Actually I would say that science comes as close to disproving the creator as anything else does.  The belief in a creator means that for no good reason you are allowed to say "something must have created the world" but you're not allowed to say "what created the creator".  The idea of a creator leads to a infinitely replicating question while what science teaches us does not.  The other point is that science has shown over and over that making up solutions to problems when you have no observational evidence to suggest what you're making up is true is a false logic that often proves you completely wrong.  There is no observational evidence that suggests a creator, just as there is no observational evidence that suggests a flying spaghetti monster.  If you refuse to believe in the flying spaghetti monster surely you have to apply the same logic to a creator.  

People sometimes put forward how complex life is as a reason to believe in a creator, because they find it hard to believe that things so complex could happen 'just by chance.'  This is false on two fronts.  First to create something so complex, surely the creator would also have to be amazingly complex which means you still have the exact same problem of explaining how something so complex came into being.  Secondly natural selection is not about chance - while each generation of an animal might be slightly randomly different to the previous generation, only the changes that are good continue - every step of evolution is not a step of chance but a step of a higher chance of survival.

Science doesn't disprove a creator, it just shows that there's absolutely no need to think that one existed and that the existence of a creator leaves the same questions open that we have without that explanation.

WIRED: The Crusade Against Religion
« Reply #54 on: November 13, 2006, 05:25:34 PM »
Quote from: "beast"
The idea of a creator leads to a infinitely replicating question while what science teaches us does not.


Nope.  I'd like to see how you can explain existence scientifically to where it can adequately jump this same hurdle.  I don't think it can be done any better than any religion.

Quote from: "beast"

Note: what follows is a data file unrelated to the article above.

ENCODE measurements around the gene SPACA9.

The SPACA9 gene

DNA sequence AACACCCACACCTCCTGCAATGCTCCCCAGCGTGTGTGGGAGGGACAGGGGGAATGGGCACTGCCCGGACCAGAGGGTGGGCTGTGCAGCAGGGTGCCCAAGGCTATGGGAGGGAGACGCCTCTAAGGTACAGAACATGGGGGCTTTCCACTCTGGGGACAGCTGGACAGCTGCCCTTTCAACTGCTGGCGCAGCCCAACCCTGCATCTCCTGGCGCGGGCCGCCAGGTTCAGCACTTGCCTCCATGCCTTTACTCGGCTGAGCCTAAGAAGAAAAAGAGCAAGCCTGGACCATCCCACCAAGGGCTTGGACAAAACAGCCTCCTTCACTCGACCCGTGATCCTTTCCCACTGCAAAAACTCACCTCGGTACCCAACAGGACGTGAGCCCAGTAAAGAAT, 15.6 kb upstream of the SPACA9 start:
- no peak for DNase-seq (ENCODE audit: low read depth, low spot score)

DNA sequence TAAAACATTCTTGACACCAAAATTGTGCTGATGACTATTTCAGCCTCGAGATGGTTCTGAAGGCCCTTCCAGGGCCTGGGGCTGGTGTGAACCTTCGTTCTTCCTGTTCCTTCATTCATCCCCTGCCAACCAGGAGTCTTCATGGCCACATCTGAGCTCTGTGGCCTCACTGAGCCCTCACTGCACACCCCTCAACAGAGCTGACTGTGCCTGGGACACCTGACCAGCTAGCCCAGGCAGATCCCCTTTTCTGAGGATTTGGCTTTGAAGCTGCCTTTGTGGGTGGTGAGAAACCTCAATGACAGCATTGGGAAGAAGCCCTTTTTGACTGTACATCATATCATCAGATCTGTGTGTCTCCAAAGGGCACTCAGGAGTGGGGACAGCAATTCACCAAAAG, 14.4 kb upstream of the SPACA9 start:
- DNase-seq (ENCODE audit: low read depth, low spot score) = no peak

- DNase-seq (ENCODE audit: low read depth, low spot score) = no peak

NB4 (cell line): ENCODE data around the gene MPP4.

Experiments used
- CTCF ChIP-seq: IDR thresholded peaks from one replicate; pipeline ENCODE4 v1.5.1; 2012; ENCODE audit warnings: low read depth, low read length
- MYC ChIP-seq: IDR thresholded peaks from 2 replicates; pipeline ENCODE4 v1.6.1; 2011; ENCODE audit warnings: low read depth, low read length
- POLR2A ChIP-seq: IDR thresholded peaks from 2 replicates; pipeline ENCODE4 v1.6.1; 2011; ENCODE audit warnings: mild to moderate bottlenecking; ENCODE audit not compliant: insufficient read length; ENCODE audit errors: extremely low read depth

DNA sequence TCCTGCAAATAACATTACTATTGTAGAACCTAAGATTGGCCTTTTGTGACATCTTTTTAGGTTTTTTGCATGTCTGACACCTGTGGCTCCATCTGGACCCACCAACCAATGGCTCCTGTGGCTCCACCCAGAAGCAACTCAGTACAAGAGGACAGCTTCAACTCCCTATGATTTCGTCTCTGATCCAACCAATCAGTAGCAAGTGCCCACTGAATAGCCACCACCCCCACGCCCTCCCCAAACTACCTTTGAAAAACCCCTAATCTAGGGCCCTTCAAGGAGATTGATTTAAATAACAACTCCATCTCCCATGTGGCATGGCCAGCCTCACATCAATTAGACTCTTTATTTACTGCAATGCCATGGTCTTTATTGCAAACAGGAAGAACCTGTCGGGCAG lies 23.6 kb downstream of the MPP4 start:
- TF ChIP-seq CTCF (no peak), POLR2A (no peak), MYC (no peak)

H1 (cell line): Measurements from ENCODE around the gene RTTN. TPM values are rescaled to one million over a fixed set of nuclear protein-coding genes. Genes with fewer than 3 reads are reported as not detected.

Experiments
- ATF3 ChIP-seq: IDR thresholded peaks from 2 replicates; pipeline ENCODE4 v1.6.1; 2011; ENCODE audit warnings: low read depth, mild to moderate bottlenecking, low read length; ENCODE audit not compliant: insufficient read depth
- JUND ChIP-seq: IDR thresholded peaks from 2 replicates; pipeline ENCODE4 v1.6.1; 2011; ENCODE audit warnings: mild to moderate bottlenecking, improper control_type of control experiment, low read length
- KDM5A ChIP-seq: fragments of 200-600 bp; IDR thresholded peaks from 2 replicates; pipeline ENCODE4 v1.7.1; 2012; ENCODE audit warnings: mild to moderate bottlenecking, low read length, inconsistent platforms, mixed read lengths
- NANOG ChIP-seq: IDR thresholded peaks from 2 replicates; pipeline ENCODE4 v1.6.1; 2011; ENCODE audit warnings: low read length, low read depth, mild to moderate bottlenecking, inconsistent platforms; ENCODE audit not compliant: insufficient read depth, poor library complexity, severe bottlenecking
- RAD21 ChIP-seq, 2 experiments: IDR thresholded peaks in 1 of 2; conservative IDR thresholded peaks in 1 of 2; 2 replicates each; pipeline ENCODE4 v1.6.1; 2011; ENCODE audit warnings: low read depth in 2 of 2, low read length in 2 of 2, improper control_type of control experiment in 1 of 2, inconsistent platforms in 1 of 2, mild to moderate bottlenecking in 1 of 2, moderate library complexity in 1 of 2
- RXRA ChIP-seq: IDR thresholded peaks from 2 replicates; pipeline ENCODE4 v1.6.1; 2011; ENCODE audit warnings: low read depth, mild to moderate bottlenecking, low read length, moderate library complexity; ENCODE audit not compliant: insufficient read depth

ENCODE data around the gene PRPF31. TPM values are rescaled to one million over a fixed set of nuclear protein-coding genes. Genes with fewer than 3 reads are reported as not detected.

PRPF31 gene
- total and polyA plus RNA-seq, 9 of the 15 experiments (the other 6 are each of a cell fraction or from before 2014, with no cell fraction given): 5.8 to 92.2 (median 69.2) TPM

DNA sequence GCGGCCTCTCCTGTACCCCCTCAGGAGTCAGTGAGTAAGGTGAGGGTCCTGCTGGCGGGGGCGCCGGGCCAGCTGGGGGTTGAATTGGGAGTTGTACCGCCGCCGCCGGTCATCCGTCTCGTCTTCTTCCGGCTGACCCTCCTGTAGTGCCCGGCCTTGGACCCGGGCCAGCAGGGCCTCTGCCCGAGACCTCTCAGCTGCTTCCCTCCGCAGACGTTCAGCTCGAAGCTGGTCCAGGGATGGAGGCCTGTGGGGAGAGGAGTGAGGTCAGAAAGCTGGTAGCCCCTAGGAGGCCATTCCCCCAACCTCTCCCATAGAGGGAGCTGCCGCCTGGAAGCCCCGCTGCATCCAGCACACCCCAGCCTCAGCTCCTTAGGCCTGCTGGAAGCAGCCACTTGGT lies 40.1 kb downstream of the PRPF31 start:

The other point is that science has shown over and over that making up solutions to problems when you have no observational evidence to suggest what you're making up is true is a false logic that often proves you completely wrong.


What makes you so sure that nobody's ever had "observational evidence" to suggest that a creator exists?  That's not necessarily the case.

Quote from: "beast"
There is no observational evidence that suggests a creator, just as there is no observational evidence that suggests a flying spaghetti monster.


I think you mean to say: "I have not observed anything that suggests that a creator exists.  But the people who have had observational evidence of a creator doesn't count because I haven't observed it."  That's okay, nobody is asking you to believe somebody else's observational evidence (well, some people are, but I'm not).

Quote from: "beast"
People sometimes put forward how complex life is as a reason to believe in a creator, because they find it hard to believe that things so complex could happen 'just by chance.' This is false on two fronts. First to create something so complex, surely the creator would also have to be amazingly complex which means you still have the exact same problem of explaining how something so complex came into being.


Good point, but you're still referring to the "Who created the creator?" question that can't be answered.  

Quote from: "beast"
Science doesn't disprove a creator, it just shows that there's absolutely no need to think that one existed


Your point is basically: "I can explain all that stuff with science, so there's no need to believe in a creator."  That's not a very good argument, because somebody can equally say: "I can explain all that stuff with my idea of a creator, so there's no need to believe in evolution."
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beast

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« Reply #55 on: November 13, 2006, 05:36:59 PM »
Quote from: "Knight"
Quote from: "beast"
The idea of a creator leads to a infinitely replicating question while what science teaches us does not.


Nope.  I'd like to see how you can explain existence scientifically to where it can adequately jump this same hurdle.  I don't think it can be done any better than any religion.



Show me an instance where the hurdle of infinitely replicating questions comes up in science.

Quote

Quote from: "beast"
The other point is that science has shown over and over that making up solutions to problems when you have no observational evidence to suggest what you're making up is true is a false logic that often proves you completely wrong.